'Opening new mines in Europe should not be taboo'

If the European Union (EU) wants to reduce its dependence on critical raw materials that are essential for the energy transition, new mining will be needed, say Nathalie Bally, Responsible Investing Expert, and Anthony Sandra, Portfolio Manager at KBC Asset Management. This must of course be done as responsibly as possible.

We cannot afford to trade our current dependence on fossil fuels for a dependence on scarce resources.

Anthony Sandra, portfolio manager KBC Asset Management


As a message, it carries weight: 'The battery in your electric car is not made from good intentions alone.' According to Bally, that perfectly sums up the challenge facing Europe: making the green transition while realising that it involves difficult choices.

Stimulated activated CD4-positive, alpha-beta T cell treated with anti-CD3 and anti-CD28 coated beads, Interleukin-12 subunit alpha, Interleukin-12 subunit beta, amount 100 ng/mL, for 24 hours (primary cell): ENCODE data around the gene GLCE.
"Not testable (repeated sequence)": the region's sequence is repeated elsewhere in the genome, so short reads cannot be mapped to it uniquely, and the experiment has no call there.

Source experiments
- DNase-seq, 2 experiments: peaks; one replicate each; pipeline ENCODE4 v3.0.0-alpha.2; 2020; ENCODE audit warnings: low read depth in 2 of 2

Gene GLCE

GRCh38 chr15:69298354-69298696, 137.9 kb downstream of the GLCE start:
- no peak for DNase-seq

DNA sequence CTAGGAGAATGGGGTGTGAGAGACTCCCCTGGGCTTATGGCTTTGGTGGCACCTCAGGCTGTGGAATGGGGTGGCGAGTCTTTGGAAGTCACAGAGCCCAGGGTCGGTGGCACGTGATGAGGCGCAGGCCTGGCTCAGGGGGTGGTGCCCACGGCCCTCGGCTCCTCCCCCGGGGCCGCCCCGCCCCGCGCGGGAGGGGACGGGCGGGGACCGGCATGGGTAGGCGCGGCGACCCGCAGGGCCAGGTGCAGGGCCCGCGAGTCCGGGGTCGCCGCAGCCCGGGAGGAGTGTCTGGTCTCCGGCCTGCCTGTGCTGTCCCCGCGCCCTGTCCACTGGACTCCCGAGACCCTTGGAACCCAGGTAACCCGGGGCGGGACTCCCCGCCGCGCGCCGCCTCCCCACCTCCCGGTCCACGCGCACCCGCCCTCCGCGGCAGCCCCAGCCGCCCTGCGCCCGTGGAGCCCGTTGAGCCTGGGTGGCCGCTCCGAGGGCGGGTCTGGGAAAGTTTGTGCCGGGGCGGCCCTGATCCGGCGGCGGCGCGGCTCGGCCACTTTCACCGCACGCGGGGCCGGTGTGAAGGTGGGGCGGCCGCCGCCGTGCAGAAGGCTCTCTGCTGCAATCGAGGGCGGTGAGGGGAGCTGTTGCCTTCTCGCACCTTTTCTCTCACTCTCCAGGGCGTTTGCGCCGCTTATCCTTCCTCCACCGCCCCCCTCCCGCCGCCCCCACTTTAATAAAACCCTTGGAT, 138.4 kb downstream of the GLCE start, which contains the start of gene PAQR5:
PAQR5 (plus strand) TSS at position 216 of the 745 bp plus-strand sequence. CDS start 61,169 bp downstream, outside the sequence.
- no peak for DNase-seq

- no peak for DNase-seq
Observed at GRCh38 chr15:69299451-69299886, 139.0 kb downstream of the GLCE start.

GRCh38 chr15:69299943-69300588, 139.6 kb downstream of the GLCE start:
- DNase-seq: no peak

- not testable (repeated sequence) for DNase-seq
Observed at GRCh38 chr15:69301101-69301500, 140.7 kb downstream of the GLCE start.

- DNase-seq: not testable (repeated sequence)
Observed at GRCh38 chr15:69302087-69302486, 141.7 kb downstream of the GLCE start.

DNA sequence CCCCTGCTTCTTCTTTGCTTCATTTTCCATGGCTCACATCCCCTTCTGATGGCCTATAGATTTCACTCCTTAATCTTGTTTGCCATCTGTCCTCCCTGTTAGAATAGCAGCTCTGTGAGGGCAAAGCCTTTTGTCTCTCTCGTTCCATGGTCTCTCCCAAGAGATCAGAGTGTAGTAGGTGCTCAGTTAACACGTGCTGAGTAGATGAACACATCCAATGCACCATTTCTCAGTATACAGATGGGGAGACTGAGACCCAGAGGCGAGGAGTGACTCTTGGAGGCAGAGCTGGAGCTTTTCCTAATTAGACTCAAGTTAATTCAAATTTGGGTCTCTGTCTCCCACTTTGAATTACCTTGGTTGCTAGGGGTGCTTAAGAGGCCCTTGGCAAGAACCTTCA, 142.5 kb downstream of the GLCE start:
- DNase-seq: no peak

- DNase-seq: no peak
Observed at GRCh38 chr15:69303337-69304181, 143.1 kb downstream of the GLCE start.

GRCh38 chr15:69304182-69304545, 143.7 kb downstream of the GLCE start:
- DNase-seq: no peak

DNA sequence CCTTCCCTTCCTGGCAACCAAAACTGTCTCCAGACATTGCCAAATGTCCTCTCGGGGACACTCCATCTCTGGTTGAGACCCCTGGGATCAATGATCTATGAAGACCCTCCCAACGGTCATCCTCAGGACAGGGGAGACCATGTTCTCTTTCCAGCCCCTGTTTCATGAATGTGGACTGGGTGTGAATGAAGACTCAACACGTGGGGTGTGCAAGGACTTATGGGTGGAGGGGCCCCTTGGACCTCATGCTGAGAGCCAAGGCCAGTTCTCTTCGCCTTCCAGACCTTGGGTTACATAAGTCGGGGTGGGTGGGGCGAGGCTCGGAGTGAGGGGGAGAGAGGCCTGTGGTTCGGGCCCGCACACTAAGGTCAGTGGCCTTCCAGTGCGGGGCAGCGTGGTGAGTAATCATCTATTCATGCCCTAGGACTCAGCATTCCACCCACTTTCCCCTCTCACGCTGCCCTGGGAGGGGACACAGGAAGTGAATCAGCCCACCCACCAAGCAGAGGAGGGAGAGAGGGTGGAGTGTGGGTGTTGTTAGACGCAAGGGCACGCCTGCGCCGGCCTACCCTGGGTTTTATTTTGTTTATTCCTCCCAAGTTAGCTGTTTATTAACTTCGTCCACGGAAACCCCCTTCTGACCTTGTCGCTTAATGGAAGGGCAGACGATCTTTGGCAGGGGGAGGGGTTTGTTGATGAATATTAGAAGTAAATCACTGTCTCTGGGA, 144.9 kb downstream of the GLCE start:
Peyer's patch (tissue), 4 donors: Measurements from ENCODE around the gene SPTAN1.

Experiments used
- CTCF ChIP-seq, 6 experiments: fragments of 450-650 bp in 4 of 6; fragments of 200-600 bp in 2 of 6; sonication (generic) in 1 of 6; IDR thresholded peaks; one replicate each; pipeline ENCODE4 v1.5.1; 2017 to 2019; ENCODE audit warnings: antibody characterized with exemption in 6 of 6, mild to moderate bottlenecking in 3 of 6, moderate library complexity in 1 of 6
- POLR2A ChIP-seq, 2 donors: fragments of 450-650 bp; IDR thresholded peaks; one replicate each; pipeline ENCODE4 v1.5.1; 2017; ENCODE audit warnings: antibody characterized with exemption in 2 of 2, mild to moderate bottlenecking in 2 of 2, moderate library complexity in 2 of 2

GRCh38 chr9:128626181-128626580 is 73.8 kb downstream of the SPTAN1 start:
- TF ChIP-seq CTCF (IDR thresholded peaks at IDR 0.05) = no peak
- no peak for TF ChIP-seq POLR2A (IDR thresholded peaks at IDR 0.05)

Reducing Europe's dependence on fossil fuels means speeding up the green transition. That requires a lot of critical raw materials. The lithium or cobalt needed for electric car batteries or energy storage are good examples. The EU imports most of these raw materials, often from countries with regimes that place less value on human rights, environmental regulations and CO2 emissions. 'By bringing raw material production back to Europe, we have an opportunity to do better. Europe can set an example by focusing on mines that have more limited impact, with stricter environmental standards and more focus on communities, and then completing the circle by focusing on recycling and reusing residual waste,' states Bally.


The ideal situation

The European Commission wants to reduce dependence on strategic raw materials. The ambitions of the recently introduced Critical Raw Materials Act are high. By 2030, the European Union must derive at least 10 per cent of its strategic raw materials from its own mines, refine 40 per cent of its ores and derive 25 per cent from recycling.


Companies should already be considering a shift from a linear economy to a circular economy during the product development phase.

Anthony Sandra, portfolio manager KBC Asset Management